Friends, this word was written to the nation of Israel when they were being held prisoners of war in Babylon, the rogue nation of the world in that day. This word was written to Israel when it was in its greatest time of need. Hear the words that God speaks to people in need. “Do not fear, I am your God; do not fear, I will be with you; I will be your strength, I will be your help, I will uphold you with my victorious right arm.” Those are the words not only for Israel in Isaiah’s time, those are the words for all of God’s people in this time. Those are the promises of God.
I am sure that amongst your prayers this week there has been a word, “Oh God, why didn’t you do something? Why didn’t you change things?” I have prayed that, and I know better. It is a part of who we are; we want things to be different. Oh, if we could only turn the clock back to 5:00 a.m. on Tuesday. But God does not abrogate God’s natural law. It’s a part of creation. It is in that part of creation and that natural law that you and I have free will. Otherwise if God were to intervene and to change things along the way, you and I would become nothing but puppets. We would not be free. We would not have life in any sense that we know it now.
What God does do is come in our midst and live with us. We know that most clearly in the life of Jesus. He came to people who were hungry. He came to people in pain. He came to people who were dying. He came to people who were grieving. He came to people who were alone, who were afraid, and he was with them. That is the witness of our God.
So where was God on Tuesday morning? God was sitting with those people on those hijacked airliners, comforting them. God was in the crumbling buildings as they fell to the ground. God was beside the rescue workers as they dug through the rubble. God was with them when they were crushed. That is where God always is, in the hurting and painful places of life.
In the passage from the Gospel of John, we have a little view of what is a very familiar picture, the Palm Sunday parade. John writes it differently than the other gospel writers. We see the great crowd and hear them cry out, “Hosanna, blessed is he who comes in the name of the Lord!” Remember the word “hosanna,” means “come and save us.” For someone to be “blessed in the name of the Lord,” means that they have the authority of God. So the cry of the people as John understands it, is these people are crying out for Jesus to come with military might and save them, to throw off the oppressors of Rome. But John makes it very clear it is after Jesus hears the cry of the people that he chooses his vehicle for entering the city. He doesn’t choose a horse, or a chariot. He chooses a donkey. He chooses the symbol of service, of humility, and of peace. This is the nature of God’s help in our midst. God comes as one who is in our midst to help us, to serve us, by giving God’s life to us. We know that in our Lord and Savior Jesus Christ.
So how is God acting out God’s promises now? You have seen them all about you, haven’t you? You have seen them on television. You have probably seen them in your own neighborhood. Let me lift up just a couple.
The other morning on television there was woman who was interviewed named Diane Leonard. Her husband Dan was killed in the Oklahoma City bombing. Out of her grief she went on television to speak to those who were suffering now because of the loss of loved ones. She spoke a word of hope and understanding to them. She said the most important thing for you to do was to hold on to the family you have now. The next most important thing for you to do is to support the rescue workers. Know that those people aren’t doing a job; they are on a mission, a mission to save life. She said to be patient with yourself, and be patient with the rescue workers. They are working as hard and as long and as fast as humanly possible. Know that they have your best interests at heart. Here is this woman, wounded herself, speaking out of her grief to help others. She is the promise of God at work.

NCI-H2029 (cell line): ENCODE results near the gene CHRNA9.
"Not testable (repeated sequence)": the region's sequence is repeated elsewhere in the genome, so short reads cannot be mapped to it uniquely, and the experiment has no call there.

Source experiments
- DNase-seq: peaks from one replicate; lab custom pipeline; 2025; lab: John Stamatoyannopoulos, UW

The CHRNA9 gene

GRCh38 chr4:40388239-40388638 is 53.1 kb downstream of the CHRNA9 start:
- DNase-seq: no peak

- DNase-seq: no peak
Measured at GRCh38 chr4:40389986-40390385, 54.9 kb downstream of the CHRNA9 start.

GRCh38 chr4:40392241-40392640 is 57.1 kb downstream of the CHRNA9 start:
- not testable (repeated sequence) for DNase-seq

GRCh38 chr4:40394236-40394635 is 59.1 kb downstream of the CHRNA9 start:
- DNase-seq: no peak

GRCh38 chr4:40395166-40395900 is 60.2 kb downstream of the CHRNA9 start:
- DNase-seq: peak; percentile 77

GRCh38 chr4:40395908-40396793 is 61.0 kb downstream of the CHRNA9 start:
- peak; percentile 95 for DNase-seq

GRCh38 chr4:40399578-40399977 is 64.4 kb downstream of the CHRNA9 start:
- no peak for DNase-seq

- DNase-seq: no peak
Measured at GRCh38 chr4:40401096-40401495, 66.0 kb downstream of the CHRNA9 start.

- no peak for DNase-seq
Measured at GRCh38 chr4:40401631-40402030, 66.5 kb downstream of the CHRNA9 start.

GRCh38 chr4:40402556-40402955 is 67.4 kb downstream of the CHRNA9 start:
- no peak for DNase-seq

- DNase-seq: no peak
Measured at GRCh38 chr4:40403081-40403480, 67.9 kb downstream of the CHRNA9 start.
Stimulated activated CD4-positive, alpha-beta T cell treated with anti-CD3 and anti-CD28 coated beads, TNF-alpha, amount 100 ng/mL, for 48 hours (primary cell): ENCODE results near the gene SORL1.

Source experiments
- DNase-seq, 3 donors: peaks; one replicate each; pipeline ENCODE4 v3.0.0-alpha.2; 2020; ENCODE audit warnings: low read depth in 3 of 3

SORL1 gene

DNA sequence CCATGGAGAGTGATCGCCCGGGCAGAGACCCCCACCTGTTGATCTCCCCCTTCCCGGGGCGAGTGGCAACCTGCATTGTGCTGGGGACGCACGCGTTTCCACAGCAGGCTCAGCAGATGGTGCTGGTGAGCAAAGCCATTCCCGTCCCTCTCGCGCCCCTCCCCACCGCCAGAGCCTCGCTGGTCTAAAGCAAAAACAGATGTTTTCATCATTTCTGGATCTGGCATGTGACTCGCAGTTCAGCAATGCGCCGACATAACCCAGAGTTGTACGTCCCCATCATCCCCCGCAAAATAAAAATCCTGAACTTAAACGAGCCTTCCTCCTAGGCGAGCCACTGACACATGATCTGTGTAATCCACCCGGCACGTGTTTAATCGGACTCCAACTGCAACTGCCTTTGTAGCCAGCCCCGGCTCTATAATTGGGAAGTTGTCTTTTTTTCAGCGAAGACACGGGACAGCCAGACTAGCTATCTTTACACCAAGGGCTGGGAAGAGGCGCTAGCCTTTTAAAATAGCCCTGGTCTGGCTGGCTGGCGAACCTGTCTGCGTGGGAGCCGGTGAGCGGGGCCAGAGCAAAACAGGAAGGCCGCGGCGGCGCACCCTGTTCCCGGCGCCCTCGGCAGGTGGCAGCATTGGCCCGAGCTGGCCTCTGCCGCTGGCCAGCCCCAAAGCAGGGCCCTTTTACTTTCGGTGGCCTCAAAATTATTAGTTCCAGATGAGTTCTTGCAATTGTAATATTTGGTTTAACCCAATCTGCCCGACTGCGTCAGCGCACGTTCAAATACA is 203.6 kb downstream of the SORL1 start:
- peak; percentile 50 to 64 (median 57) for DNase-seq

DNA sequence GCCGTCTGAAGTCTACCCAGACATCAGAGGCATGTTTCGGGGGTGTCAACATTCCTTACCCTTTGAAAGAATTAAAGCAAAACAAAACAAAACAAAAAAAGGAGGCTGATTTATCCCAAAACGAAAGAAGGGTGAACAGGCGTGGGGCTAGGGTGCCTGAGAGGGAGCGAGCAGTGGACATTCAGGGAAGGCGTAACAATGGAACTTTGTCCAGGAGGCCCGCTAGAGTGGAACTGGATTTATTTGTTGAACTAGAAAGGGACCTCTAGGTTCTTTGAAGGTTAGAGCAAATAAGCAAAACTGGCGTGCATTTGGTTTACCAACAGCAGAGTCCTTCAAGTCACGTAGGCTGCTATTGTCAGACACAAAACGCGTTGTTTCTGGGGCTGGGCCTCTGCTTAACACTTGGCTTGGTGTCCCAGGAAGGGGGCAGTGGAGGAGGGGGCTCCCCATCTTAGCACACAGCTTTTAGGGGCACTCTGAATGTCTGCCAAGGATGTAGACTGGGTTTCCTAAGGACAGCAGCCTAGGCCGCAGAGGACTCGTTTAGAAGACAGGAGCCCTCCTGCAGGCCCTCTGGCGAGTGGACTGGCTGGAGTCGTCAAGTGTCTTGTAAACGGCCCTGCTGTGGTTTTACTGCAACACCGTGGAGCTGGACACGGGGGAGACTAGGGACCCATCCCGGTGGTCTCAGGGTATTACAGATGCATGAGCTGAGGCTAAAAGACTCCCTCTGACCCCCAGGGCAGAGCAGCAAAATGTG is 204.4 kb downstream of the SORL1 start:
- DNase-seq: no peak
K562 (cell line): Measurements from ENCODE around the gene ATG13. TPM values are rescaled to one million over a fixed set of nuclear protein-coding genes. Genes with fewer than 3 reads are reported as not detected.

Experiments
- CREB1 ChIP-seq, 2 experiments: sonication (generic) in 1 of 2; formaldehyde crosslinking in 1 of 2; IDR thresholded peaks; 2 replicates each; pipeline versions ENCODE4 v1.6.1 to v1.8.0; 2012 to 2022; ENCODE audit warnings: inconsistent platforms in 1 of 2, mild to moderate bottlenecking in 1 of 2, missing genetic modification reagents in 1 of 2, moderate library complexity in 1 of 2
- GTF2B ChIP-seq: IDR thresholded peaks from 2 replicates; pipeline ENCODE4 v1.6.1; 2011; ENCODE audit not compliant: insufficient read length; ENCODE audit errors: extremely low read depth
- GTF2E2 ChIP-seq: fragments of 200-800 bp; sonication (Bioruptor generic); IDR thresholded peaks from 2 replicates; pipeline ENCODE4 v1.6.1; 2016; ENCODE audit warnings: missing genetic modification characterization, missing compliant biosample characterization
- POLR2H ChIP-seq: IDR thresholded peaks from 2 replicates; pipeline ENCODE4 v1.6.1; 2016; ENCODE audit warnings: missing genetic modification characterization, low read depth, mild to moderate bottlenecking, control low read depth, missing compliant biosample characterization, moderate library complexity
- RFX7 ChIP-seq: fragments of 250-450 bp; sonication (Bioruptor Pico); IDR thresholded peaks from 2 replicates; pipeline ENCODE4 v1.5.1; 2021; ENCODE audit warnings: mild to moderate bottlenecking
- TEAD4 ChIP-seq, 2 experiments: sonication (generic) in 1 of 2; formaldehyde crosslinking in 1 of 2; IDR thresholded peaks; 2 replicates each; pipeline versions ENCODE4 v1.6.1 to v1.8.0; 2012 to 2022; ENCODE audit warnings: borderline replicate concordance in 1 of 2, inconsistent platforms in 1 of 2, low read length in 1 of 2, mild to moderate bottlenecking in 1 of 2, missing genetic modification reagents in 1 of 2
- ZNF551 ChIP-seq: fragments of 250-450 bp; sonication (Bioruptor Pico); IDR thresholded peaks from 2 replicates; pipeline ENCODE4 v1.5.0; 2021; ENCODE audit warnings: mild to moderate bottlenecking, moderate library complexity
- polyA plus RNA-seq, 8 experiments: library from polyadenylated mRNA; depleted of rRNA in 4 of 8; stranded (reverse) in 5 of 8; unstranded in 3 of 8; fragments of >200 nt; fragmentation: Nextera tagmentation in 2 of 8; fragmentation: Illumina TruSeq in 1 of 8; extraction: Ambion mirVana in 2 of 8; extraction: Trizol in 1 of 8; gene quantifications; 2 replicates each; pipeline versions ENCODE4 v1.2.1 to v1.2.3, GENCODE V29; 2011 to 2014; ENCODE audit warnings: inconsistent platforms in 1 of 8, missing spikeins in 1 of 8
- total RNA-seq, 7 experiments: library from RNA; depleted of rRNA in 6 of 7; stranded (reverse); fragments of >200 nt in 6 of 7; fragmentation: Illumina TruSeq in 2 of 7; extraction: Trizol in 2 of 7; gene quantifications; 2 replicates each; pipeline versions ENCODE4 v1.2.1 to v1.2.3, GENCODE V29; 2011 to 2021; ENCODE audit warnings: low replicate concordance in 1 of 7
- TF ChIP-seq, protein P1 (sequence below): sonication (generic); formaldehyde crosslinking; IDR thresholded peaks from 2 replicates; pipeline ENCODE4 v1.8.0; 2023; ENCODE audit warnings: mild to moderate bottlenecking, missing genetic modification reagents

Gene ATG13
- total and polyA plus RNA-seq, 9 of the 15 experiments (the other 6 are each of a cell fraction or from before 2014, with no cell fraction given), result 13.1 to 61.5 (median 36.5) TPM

I was a part of the interfaith service Tuesday night at St. Paul’s Episcopal Cathedral. There were several poignant moments in the midst of the service. One of those came when a Jewish rabbi, a Muslim Imam, and an Anglican bishop of Palestinian background together lifted the flame to the paschal candle and lit it. The candle is a symbol of the presence of God in our midst. The candle is a symbol of new life. These three persons of these three divergent traditions came together and did that symbolic act. Friends, in our lives may it not be a symbol, may it be reality, that with our brothers and sisters of other religious traditions, we give witness by the way we live to the presence of God in life.
Another poignant moment was when the Imam spoke. He said on Tuesday morning he had received a phone call right after the towers had been hit. The phone call was from his next-door neighbor, who is a Roman Catholic woman. Her question was, “What can we do to help protect your mosque?” That is the promise of God at work in our lives.
St. Paul, writing to the Ephesians, tells them to gear up for war, to gear up for the war of the spirit. He says to them, “Put on the belt of truth. Put on the breastplate of righteousness. As for your feet, put on anything that will help you proclaim the gospel of peace. Pick up the shield of faith. Put on the helmet of salvation. Take hold of the sword of the spirit, which is the Word of God. With the full armor of God go into battle.” That is the clarion call to you and me this day as Christian people. With the full armor of God we are to go into battle for goodness and righteousness in our world.
Let me close with this. There was a young boy who was quite ill in the hospital. His pastor visited him, and said, “Have you ever prayed the 23rd Psalm?” The little boy said, “No.” The pastor said, “Let me suggest you do it this way. You hold up your hand and with your fingers you pray ‘The…Lord…is…my…shepherd.’ And you do it over and over again, saying a word for each finger so you measure them out and you hear each one, ‘The…Lord...is…my…shepherd.’”
That evening the boy’s father came to visit him. He told his father about the pastor’s visit and about the prayer. But he said, “Dad, that’s not me, so I changed the prayer. I changed it this way because, Dad, I am not in this alone. You and mom are helping me. The doctors and nurses are helping me. My friends at school are helping me. My friends at church are helping me. I changed the prayer to be like this. ‘The…Lord…is…our…shepherd.’”
During the night that young man died. The nurses found him early in the morning. His arms were on top of the sheet of the bed. He was holding on to the our finger. “The…Lord…is…our…shepherd.” Dear friends, hold on to that.
Thanks be to God. Amen.